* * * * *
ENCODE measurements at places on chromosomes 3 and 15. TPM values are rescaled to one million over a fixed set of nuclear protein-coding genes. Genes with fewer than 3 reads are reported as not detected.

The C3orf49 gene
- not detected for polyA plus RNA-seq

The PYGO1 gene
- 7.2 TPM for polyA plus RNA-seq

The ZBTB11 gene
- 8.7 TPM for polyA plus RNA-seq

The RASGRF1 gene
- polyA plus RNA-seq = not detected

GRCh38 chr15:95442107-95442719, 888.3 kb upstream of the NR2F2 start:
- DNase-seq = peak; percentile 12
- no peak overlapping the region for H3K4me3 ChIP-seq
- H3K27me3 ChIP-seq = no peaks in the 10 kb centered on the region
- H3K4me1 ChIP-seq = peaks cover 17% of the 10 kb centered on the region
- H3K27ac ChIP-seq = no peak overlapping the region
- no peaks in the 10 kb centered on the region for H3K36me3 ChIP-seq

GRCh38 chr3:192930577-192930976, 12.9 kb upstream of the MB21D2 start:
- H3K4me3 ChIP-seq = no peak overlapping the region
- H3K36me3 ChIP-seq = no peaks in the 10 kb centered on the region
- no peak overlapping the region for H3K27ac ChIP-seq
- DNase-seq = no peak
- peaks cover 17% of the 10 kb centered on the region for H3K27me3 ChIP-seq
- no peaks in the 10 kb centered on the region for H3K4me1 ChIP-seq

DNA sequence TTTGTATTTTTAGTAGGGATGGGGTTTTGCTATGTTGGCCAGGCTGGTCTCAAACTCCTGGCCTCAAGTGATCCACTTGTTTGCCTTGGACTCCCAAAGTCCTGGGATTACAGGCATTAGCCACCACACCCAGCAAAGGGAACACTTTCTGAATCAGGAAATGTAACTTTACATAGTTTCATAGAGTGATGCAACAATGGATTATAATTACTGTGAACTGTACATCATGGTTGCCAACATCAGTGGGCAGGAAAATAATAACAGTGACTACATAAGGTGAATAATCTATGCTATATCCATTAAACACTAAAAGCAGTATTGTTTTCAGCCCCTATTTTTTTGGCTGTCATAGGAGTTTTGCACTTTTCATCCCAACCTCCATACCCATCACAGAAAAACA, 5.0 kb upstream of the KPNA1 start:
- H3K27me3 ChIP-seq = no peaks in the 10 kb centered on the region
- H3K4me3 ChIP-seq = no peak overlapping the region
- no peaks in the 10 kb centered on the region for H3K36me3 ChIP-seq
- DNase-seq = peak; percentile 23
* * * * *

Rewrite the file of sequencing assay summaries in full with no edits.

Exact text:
ENCODE measurements at places on chromosomes 3 and 15. TPM values are rescaled to one million over a fixed set of nuclear protein-coding genes. Genes with fewer than 3 reads are reported as not detected.

The C3orf49 gene
- not detected for polyA plus RNA-seq

The PYGO1 gene
- 7.2 TPM for polyA plus RNA-seq

The ZBTB11 gene
- 8.7 TPM for polyA plus RNA-seq

The RASGRF1 gene
- polyA plus RNA-seq = not detected

GRCh38 chr15:95442107-95442719, 888.3 kb upstream of the NR2F2 start:
- DNase-seq = peak; percentile 12
- no peak overlapping the region for H3K4me3 ChIP-seq
- H3K27me3 ChIP-seq = no peaks in the 10 kb centered on the region
- H3K4me1 ChIP-seq = peaks cover 17% of the 10 kb centered on the region
- H3K27ac ChIP-seq = no peak overlapping the region
- no peaks in the 10 kb centered on the region for H3K36me3 ChIP-seq

GRCh38 chr3:192930577-192930976, 12.9 kb upstream of the MB21D2 start:
- H3K4me3 ChIP-seq = no peak overlapping the region
- H3K36me3 ChIP-seq = no peaks in the 10 kb centered on the region
- no peak overlapping the region for H3K27ac ChIP-seq
- DNase-seq = no peak
- peaks cover 17% of the 10 kb centered on the region for H3K27me3 ChIP-seq
- no peaks in the 10 kb centered on the region for H3K4me1 ChIP-seq

DNA sequence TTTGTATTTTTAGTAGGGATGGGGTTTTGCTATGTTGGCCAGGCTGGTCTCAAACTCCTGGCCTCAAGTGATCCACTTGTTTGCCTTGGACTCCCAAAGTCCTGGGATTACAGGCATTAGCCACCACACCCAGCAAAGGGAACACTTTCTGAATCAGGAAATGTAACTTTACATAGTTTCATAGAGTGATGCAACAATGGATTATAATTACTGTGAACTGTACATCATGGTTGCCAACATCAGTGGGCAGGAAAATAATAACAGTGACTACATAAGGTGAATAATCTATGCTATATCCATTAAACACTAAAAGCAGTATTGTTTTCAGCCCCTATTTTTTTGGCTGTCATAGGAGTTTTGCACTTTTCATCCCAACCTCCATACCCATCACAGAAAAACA, 5.0 kb upstream of the KPNA1 start:
- H3K27me3 ChIP-seq = no peaks in the 10 kb centered on the region
- H3K4me3 ChIP-seq = no peak overlapping the region
- no peaks in the 10 kb centered on the region for H3K36me3 ChIP-seq
- DNase-seq = peak; percentile 23